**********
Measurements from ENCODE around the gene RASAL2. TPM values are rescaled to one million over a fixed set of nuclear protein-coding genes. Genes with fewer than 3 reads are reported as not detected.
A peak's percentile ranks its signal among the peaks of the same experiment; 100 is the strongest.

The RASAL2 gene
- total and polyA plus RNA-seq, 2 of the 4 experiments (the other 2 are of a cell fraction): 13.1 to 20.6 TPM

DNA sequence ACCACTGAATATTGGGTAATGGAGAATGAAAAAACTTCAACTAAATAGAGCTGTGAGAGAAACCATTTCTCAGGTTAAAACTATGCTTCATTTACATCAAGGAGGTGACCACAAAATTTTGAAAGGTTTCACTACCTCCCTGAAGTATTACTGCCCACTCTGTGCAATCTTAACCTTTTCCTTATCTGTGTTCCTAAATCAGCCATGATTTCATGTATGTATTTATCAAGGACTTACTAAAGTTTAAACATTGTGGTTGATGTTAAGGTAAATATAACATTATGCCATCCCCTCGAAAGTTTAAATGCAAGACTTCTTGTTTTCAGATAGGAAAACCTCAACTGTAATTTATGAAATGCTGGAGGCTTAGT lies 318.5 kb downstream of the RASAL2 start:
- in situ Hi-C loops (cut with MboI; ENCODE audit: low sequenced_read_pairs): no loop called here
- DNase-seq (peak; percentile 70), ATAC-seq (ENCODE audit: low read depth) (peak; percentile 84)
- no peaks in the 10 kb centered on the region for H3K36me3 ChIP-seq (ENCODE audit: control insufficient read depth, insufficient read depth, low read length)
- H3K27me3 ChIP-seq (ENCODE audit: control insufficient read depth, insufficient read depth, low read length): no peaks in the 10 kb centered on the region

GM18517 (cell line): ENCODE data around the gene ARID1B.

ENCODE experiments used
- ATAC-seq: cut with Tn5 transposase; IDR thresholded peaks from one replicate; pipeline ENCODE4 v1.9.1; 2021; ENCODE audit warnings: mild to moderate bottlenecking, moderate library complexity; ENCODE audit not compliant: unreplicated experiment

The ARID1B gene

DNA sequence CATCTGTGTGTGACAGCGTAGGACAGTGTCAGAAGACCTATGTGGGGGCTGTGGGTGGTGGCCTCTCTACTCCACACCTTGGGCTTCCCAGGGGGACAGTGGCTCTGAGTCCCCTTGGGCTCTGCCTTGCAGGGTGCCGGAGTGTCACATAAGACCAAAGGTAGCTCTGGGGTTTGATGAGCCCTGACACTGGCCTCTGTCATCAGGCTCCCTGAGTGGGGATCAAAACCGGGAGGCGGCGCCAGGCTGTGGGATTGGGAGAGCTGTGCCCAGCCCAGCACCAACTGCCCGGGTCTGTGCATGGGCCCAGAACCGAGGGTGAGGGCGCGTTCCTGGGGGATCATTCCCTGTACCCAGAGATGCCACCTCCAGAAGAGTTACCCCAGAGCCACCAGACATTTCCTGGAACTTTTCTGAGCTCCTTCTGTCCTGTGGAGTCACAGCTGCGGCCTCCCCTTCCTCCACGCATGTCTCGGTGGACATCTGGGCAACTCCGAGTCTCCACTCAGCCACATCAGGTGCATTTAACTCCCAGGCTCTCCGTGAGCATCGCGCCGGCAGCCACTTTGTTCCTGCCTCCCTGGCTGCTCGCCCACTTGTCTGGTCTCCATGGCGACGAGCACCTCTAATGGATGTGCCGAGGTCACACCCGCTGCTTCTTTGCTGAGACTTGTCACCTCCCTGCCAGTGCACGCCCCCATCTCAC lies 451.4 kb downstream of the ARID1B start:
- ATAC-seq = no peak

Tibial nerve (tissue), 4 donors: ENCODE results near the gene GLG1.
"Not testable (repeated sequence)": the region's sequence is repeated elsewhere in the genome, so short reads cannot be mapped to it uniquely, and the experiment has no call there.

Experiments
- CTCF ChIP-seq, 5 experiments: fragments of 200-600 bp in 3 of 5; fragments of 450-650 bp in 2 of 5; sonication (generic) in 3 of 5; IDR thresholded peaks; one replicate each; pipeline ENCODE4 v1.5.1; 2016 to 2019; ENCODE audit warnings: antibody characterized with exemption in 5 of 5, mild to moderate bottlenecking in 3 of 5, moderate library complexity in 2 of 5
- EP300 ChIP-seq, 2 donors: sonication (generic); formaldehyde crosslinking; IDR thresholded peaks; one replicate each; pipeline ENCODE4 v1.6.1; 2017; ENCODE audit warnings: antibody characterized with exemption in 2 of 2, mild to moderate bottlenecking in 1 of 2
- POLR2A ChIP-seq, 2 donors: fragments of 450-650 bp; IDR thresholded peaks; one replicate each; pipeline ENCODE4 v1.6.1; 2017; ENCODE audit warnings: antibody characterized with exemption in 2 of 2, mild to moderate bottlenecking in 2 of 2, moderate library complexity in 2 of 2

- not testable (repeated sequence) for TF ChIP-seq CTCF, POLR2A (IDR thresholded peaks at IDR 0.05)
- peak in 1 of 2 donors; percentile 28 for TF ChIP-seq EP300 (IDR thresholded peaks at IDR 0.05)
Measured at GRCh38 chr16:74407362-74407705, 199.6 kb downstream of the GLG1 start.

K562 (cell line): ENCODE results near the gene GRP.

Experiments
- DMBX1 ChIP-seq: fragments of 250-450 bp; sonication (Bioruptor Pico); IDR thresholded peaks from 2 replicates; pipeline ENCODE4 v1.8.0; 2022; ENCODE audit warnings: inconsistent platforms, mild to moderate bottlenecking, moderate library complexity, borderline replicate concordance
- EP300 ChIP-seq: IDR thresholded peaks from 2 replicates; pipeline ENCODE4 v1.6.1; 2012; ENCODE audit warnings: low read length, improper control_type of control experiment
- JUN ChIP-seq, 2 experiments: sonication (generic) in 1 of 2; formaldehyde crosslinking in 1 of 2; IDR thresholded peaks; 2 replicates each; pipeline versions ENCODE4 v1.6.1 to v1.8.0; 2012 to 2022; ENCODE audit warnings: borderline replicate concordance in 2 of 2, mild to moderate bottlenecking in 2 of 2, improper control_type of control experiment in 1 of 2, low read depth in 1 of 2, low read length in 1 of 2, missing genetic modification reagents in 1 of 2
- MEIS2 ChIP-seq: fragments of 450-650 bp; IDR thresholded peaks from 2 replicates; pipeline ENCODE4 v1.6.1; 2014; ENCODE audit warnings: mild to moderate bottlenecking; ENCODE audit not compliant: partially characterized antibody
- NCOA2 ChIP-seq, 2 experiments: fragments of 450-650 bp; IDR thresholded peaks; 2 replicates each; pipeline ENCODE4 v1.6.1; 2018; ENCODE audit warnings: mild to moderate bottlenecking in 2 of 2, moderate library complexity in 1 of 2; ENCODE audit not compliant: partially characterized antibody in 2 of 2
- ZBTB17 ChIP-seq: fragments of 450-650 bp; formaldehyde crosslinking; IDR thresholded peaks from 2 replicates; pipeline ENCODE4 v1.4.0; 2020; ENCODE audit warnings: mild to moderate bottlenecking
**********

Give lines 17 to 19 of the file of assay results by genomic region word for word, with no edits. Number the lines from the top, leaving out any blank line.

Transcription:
"Not testable (repeated sequence)": the region's sequence is repeated elsewhere in the genome, so short reads cannot be mapped to it uniquely, and the experiment has no call there.

Experiments
- CTCF ChIP-seq, 5 experiments: fragments of 200-600 bp in 3 of 5; fragments of 450-650 bp in 2 of 5; sonication (generic) in 3 of 5; IDR thresholded peaks; one replicate each; pipeline ENCODE4 v1.5.1; 2016 to 2019; ENCODE audit warnings: antibody characterized with exemption in 5 of 5, mild to moderate bottlenecking in 3 of 5, moderate library complexity in 2 of 5